The new Salomon S-Lab X Alp Carbon 2 is the perfect Colorado shoe if you are one of the increasing number of athletes who enjoy big days in the mountains, traversing scrambly peaks, and mixing your endurance days with a few 5th class moves to the summit. In my travels, the S-Lab has proven to be extremely adept when crossing snow fields on the way to a spring couloir, executing a few cruxy ridgeline moves, and then still keeping my feet dry on the bush wack out. The S-lab is neither a sleek trail running shoe, nor a rugged backpacking boot. Rather, it lives in the space between.
Salomon S-Lab equipment of any variety, including the X Alp Carbon, is the direct result of athlete feedback and testing, combined with Salomon’s innovative manufacturing lab that allows for real time tweaks and revisions. Being Killian Burgada Jornet’s primary sponsor, it’s no surprise that the S-Lab-athlete feedback process would yield the X Alp Carbon. It is, by Salomon’s intention, a light-and-fast, low cut mountaineering boot, er, shoe.
Indeed this is where it excels. The S-Lab makes quick work of the ascent, provides a noticeably more stable and rugged platform on scree and snow than my most rugged trail shoes, and edges remarkably well on the featured granite of the Indian Peaks and Sawatch ranges. A carbon “edging chassis,” a climbing zone on the sole resembling an approach shoe, and a stiff but precisely defined rocker, nails the balance between covering ground and taking on exposed rock and snow with confidence. In the shop, the rocker might feel a bit odd as it truly ‘rocks’ between flat, and a more upright angle on the toes -- a strange sensation. But out in the real world, it has proven to be a perfect blend.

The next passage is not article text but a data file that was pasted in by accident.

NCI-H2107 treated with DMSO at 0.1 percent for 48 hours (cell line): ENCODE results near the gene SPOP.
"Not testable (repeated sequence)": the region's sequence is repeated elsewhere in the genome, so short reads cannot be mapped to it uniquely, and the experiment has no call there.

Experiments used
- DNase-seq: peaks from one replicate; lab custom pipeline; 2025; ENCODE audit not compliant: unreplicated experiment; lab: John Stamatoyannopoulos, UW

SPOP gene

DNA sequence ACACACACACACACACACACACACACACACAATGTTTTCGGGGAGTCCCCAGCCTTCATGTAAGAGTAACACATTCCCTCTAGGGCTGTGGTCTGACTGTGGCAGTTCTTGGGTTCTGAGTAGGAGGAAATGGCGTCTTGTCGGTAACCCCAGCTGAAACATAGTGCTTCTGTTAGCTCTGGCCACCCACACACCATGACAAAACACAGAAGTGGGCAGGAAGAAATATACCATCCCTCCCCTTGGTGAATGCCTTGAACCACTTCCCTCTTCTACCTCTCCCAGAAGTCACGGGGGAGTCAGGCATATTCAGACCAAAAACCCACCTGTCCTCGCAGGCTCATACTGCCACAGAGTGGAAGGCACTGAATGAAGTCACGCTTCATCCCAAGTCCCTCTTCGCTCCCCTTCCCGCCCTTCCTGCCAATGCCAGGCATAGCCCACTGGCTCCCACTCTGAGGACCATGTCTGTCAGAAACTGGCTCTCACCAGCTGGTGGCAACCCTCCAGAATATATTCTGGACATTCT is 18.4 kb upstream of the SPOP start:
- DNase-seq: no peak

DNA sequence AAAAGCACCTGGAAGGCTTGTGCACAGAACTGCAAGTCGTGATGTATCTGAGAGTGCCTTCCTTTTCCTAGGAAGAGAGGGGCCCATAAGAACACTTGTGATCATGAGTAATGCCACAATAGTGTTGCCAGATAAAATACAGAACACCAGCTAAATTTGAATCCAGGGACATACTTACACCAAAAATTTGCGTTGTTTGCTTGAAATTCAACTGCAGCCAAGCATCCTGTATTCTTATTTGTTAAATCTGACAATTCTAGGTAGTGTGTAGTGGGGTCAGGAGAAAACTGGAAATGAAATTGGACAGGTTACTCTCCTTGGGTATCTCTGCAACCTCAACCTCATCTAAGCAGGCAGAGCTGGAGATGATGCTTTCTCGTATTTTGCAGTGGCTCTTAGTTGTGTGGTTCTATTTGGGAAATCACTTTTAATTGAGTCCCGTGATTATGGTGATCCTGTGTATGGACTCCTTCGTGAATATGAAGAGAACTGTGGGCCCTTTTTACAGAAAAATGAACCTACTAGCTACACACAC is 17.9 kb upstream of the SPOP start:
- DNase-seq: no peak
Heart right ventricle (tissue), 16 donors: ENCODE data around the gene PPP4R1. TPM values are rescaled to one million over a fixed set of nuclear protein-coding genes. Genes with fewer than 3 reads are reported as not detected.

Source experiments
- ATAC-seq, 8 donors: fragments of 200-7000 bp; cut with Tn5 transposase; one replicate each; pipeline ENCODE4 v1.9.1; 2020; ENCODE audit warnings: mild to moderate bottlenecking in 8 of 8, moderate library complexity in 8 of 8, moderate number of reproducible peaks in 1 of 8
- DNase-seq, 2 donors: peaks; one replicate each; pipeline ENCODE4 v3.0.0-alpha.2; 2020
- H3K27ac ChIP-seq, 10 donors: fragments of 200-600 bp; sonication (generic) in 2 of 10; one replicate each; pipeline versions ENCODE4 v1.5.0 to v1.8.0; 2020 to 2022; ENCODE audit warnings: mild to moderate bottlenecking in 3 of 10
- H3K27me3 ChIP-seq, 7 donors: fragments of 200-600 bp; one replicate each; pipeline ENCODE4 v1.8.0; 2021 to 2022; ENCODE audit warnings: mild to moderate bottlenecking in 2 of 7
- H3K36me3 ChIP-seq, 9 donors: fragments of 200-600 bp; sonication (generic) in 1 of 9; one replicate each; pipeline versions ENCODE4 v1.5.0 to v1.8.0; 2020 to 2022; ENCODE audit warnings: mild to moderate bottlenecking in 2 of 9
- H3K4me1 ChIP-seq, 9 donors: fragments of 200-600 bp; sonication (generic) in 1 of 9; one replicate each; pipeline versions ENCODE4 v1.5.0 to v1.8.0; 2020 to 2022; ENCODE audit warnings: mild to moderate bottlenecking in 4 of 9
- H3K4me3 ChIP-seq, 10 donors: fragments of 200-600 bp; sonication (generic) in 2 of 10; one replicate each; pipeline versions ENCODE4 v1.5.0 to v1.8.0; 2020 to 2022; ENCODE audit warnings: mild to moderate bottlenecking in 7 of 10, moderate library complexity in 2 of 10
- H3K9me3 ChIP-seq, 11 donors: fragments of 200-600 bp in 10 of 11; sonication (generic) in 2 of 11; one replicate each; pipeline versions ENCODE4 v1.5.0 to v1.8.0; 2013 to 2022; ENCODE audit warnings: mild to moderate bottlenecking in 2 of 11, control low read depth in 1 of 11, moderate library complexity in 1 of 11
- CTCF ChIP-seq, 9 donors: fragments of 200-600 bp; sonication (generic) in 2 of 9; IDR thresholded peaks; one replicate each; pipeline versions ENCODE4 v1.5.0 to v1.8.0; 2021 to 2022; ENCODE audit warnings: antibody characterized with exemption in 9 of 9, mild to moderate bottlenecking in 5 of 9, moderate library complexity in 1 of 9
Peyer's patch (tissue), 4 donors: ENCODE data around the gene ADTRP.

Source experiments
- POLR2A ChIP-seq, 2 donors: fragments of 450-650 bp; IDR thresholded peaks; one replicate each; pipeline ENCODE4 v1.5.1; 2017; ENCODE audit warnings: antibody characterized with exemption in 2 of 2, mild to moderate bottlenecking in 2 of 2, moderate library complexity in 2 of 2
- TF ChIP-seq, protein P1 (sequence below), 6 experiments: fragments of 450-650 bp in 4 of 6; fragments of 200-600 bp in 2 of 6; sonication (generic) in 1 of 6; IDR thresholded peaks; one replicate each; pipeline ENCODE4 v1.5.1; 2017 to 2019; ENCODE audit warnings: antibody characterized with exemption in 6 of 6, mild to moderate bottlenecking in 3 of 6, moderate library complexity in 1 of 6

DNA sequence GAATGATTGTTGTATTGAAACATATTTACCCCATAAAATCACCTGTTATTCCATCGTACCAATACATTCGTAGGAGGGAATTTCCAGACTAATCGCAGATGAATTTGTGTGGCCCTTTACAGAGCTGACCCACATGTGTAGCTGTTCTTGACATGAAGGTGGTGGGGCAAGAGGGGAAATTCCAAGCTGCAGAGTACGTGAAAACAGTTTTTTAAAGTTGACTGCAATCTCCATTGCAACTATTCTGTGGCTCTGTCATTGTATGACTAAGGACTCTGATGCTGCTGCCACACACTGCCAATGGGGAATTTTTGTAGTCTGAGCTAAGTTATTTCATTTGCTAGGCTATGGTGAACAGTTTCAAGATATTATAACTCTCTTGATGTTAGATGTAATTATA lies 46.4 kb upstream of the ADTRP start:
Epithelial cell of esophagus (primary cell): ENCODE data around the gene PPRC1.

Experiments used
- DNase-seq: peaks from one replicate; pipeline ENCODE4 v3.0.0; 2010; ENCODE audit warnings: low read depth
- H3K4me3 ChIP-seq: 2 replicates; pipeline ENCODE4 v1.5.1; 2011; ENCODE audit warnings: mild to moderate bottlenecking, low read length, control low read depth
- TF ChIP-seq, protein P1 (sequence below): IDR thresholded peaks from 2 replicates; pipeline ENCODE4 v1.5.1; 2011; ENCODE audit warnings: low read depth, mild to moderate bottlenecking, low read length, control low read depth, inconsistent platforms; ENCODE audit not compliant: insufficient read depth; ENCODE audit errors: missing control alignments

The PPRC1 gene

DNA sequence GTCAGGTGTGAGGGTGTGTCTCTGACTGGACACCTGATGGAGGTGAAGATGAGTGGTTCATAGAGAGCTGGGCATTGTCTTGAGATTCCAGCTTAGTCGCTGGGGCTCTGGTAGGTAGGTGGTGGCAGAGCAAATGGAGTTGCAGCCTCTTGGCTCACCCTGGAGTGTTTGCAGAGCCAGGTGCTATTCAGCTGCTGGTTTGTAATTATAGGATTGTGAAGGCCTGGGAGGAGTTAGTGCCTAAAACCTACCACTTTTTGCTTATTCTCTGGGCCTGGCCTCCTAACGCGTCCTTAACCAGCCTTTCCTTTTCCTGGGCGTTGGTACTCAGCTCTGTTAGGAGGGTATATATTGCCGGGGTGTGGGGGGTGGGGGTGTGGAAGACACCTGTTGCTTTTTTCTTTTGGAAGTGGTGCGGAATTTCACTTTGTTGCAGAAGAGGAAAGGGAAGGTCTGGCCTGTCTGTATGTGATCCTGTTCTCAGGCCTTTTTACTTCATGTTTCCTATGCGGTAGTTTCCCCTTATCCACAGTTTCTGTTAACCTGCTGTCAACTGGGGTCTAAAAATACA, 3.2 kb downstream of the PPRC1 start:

Other features include a rugged Gore-Tex gaiter that keeps grit out, and that kept my feet dry when submerged in boggy sections bush wacking out of alpine creek beds. The gaiters on my pair have proven surprisingly rugged given the degree of loose scree and sharp rock to which I’ve subjected them. I never used crampons with the S-Lab (and it has no welts for an automatic crampon set-up), but a light pair of flexible crampons or even Diamondgrip Yaktrax could make steeper or firmer snowfields more secure. Ideal ground for X Alp would be on Kiener’s or Notch Couloir on Longs Peak, the Glacier Gorge traverse, and any other number of high alpine scrambles.
Finally, the fit is purposefully snug. I sized down a ½ European size to maximize climbing potential. That made for a bit of a rough first outing on my feet, but since then they have broken in quickly and I’ve been surprisingly comfortable even after hours over loose and rough terrain. That said, running out those last few miles can be clunky and slow. Don’t use these if your plan is to bang out a fun trail run with the dog. Use them for that link-up you’ve envisioned, to set a PR on your local rocky peak, or as a perfect approach shoe for those spring and summer ski descents. Of course, if you have a trip planned to the Alps, be sure to bring these for some 4000m peak bagging.